DENNIS – It may go down in the record books as one of the longest public hearings in the Dennis Old King’s Highway Historic District Committee’s history.
After more than four hours of presentation, public input and committee discussion at the Aug. 11 public hearing, chairman Peter Lomenzo called for a site visit and balloon test before ruling on Aquacultural Research Corporation’s request for a certificate of appropriateness for a 243-foot wind turbine on its property adjacent to Chapin Beach in Dennis.
ARC owners Dick Kraus, Gail Hart and Susan Machie, assisted by attorney John Kenney of Centerville and renewable energy consultant Tom Michelman, presented their proposal to construct a 660 kW Elecon turbine similar to the turbine that powers Mass. Maritime Academy. The turbine would stand 165 feet to the hub, with the three blades adding another 78 feet.
The turbine would replace all fossil fuel sources now powering the Cape’s only hardshell clam and oyster seed hatchery. Kraus said the turbine is essential to the survival of his business, which consumes approximately $150,000 worth of energy each year.
State officials and Cape residents from Falmouth to Wellfleet traveled to Dennis, most speaking in favor of the project.
Massachusetts Aquaculture Association President Steven Wright of Chatham said, “ARC has developed a brood stock of shellfish suited to our waters. Without ARC, we’d have to bring in shellfish seed from other places that are not genetically suited for growth and resistance to disease in the local habitat.”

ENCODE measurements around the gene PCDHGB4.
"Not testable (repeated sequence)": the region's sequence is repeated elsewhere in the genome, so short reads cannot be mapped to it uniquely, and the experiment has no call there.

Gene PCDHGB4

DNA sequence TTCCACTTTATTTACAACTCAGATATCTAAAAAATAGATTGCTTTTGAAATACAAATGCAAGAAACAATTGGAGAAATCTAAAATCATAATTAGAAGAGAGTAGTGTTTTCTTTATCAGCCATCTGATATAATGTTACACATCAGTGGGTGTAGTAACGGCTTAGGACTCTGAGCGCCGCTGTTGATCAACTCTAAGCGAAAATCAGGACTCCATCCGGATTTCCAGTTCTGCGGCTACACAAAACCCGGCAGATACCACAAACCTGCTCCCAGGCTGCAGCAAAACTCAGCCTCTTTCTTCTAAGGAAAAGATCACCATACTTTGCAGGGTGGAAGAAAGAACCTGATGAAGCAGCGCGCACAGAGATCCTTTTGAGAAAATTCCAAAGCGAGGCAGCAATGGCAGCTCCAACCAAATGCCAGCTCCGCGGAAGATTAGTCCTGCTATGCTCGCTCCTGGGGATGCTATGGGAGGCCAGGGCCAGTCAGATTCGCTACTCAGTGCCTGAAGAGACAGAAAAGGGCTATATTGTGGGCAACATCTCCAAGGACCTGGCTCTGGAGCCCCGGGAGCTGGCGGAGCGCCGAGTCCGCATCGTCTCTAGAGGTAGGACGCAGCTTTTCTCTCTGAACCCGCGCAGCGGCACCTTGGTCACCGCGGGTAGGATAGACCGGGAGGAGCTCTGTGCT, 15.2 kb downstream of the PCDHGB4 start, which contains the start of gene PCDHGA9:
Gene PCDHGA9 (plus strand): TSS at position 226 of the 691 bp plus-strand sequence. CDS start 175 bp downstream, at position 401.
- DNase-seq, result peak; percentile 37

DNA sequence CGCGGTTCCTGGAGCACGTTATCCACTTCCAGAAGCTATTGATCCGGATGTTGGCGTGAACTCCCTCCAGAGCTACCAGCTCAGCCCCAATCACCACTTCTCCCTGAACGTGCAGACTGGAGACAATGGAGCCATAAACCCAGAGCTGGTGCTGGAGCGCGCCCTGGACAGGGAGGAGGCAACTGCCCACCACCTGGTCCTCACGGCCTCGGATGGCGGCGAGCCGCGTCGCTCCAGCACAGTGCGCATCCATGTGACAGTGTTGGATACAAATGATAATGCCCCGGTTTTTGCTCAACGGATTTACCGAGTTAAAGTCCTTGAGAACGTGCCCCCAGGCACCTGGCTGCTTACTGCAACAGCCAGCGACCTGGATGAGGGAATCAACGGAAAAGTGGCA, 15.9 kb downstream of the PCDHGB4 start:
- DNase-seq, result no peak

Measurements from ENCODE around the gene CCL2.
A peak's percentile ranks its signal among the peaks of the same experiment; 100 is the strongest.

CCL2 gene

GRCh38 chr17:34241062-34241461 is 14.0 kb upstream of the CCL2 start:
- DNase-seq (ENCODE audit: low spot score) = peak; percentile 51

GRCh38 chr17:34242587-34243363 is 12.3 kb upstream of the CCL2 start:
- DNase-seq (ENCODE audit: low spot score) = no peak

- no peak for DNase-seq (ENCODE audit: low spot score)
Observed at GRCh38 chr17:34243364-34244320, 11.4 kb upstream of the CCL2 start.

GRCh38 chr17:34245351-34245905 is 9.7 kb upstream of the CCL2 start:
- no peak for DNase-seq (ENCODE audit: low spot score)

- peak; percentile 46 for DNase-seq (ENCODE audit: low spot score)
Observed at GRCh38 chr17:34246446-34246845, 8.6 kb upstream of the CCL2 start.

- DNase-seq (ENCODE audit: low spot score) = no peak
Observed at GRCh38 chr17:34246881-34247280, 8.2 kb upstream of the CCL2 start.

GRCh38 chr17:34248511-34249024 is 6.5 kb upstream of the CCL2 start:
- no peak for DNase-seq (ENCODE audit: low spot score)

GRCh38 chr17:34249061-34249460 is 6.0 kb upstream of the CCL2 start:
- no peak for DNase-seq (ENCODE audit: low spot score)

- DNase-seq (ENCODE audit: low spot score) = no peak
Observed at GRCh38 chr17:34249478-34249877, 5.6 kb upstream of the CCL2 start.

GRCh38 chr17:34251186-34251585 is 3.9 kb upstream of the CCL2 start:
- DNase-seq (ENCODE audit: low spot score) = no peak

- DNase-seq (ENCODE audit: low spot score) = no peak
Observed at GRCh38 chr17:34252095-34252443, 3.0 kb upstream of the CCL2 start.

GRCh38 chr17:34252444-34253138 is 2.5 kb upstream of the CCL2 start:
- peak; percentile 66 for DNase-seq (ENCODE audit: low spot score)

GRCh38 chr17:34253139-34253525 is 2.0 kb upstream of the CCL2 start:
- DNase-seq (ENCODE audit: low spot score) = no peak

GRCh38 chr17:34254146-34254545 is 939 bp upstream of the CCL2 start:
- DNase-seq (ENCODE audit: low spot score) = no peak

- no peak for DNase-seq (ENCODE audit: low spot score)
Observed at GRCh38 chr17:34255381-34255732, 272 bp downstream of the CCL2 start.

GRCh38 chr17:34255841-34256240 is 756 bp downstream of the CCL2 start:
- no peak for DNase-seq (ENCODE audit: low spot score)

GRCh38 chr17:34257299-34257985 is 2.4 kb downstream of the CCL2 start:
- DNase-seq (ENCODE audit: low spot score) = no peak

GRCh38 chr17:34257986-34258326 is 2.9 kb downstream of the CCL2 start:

Gerry Palano, renewable energy coordinator for the Massachusetts Department of Agricultural Resources, asked the committee to consider “the intrinsic link of ARC to the local fishing industry, not only on ARC land but on the many shores of Barnstable County.” Palano said the installation of a turbine would eliminate the burning of fossil fuels on the site.
“We at Mass. Agricultural Resources assess these projects on their ability to preserve historical character and local farming,” Palano said. “Approving this wind turbine would preserve [ARC’s] operation and further their preservation of open land in this sensitive area of Dennis.”
Mass. Shellfish Association President Gary Sherman said changes in the fishing regulations have pushed many fishermen to seek a reliable seed source to start an aquaculture business. “ARC is that source,” he said. “History changes. This is a good thing. The future is now.”
On Aug. 3, Dennis selectmen unanimously supported the project.
Wellfleet resident Barbara Austin, who has been buying ARC seed since 1987, said shellfish is essential for clean water. “Oysters and clams filter out the nitrates,” she said. “I support green power, green industry and clean water.”
Marine biologist Richard York of Falmouth said some towns buy and plant ARC seed oysters to clean up their bays. “We can’t continue that program with another hatchery,” he said. “Without ARC, there would be a lot of hardship.”